How to cause a DoS in Windows 8 explorer.exe

Monday, September 30, 2013

We have discovered by accident how to cause a Denial of Service (DoS) in Windows 8. It’s a little bug that is present in the last version of the operating system. Since we alerted Microsoft first and they didn’t consider it a real security problem that could be attacked we’re documenting it as an anecdote.

Explorer.exe is a very important service in Windows. It’s in charge of painting the desktop and gives the security tokens to the programs that are in the same environment. It’s of vital importance that it’s running in every moment, hence if the process dies for some reason, the operating system itself will recover it automatically.

Seemingly, in Windows 8, explorer.exe doesn’t handle correctly an exception that is thrown when dealing with digital certificates and it forces it to close and launch again. This problem also affects other programs that use the same internal API that processes ASN.1 structures. For example, any program that uses .NET and processes the “signedInfo” field of a signature.

These are steps to reproduce the problem:
  • Have a signed binary (DLL or EXE) at hand. Any binary is valid if it’s signed.
  • Fill the last section of the PKCS structure with zeroes or random values. For example 256 bytes of “00”.

A part of the signature filled with 00s

In this example we’ve overwritten part of the information regarding the countersignature as we can observe when opening the ASN.1 structure with a different program. We haven’t tested exactly which part causes the problem when being overwritten.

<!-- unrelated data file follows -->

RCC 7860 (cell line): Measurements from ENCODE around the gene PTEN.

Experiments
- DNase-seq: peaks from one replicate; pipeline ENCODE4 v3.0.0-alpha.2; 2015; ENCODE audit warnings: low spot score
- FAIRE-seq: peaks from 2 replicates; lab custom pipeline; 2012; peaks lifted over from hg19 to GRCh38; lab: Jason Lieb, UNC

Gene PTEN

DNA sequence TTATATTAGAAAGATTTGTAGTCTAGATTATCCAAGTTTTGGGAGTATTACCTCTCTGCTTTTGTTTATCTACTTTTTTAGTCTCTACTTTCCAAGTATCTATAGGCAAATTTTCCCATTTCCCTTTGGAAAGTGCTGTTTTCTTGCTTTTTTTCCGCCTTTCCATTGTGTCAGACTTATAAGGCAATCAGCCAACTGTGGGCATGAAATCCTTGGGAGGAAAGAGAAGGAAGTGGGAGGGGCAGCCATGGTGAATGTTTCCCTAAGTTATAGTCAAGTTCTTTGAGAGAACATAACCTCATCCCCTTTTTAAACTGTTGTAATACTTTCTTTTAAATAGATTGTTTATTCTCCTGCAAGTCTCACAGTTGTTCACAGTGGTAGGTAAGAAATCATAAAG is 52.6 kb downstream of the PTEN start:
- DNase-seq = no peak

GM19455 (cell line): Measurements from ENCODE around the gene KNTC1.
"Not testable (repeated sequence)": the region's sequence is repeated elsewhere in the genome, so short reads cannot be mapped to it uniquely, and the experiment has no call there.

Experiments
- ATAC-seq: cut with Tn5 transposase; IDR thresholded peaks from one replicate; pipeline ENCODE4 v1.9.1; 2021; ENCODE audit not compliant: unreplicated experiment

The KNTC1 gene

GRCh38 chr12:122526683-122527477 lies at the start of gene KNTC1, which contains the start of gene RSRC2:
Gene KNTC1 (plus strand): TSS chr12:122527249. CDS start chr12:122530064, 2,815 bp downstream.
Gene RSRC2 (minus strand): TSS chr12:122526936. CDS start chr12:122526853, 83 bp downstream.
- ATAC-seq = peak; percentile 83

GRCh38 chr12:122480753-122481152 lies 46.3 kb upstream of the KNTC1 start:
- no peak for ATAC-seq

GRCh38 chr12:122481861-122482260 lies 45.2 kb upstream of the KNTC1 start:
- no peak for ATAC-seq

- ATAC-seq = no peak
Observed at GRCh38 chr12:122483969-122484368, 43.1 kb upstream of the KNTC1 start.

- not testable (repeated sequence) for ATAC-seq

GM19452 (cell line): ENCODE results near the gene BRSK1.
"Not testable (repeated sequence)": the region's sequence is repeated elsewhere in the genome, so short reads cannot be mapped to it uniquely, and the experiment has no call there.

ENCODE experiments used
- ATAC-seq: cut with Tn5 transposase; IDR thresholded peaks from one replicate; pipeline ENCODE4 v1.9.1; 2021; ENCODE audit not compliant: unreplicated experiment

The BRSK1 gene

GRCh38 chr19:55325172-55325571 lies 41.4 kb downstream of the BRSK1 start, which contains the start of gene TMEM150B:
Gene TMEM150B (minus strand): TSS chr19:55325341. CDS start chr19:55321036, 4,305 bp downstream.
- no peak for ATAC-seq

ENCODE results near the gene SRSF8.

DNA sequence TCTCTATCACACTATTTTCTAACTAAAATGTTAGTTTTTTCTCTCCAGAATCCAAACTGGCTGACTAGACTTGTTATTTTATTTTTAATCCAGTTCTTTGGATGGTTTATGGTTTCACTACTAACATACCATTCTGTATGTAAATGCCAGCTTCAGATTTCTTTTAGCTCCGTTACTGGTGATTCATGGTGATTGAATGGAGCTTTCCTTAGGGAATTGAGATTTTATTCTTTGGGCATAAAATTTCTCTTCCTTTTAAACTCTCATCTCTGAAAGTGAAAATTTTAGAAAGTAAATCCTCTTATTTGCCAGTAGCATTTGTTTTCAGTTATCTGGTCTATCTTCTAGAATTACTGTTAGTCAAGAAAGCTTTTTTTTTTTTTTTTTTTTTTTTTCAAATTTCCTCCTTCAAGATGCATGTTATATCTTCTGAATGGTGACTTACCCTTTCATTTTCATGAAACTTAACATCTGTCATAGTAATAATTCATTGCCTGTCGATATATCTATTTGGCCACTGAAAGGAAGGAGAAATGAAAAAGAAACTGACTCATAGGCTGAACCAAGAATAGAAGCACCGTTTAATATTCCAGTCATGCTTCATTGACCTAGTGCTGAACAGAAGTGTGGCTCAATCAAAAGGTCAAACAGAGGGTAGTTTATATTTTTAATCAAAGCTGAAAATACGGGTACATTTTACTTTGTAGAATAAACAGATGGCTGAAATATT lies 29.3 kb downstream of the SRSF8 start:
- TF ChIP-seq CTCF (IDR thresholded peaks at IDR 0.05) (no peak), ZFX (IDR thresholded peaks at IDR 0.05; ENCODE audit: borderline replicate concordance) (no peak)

On the left, altered ASN.1 structure, on the right, unaltered structure.

If we overwrite other kind of information Windows will simply think that the binary isn’t signed and won’t show the “Digital signatures” tab in the properties dialog.

  • Using Explorer to access the “Digital signatures” tab will crash explorer.exe with an unhandled exception. Other programs like “Total commander” also crash in the attempt of showing the certificate. This bug is only present in Windows 8. The same proof of concept in Windows XP/7 only tricks the system to show the “Digital signatures” tab without any info to display. This isn’t normal either (the tab shouldn’t be visible) but at least it doesn’t kill the process.

Other programs that check the signature such as sigcheck or signtool are not affected.
In theory this can be related to the change of design. In Windows 7 and XP the email of the signer is shown in the “Digital signatures” information tab. In Windows 8 the hash is being shown. We suppose that they became aware that very few signers include the email in the signature, and this field was usually blank.

On the left, properties of a signed file in Windows 7. On the right, in Windows 8.

A quick analysis results in our hypothesis that it’s difficult to take advantage of the bug to run arbitrary code. MSRT confirms us that it is more like a bug and not a real security problem.

Sergio de los Santos

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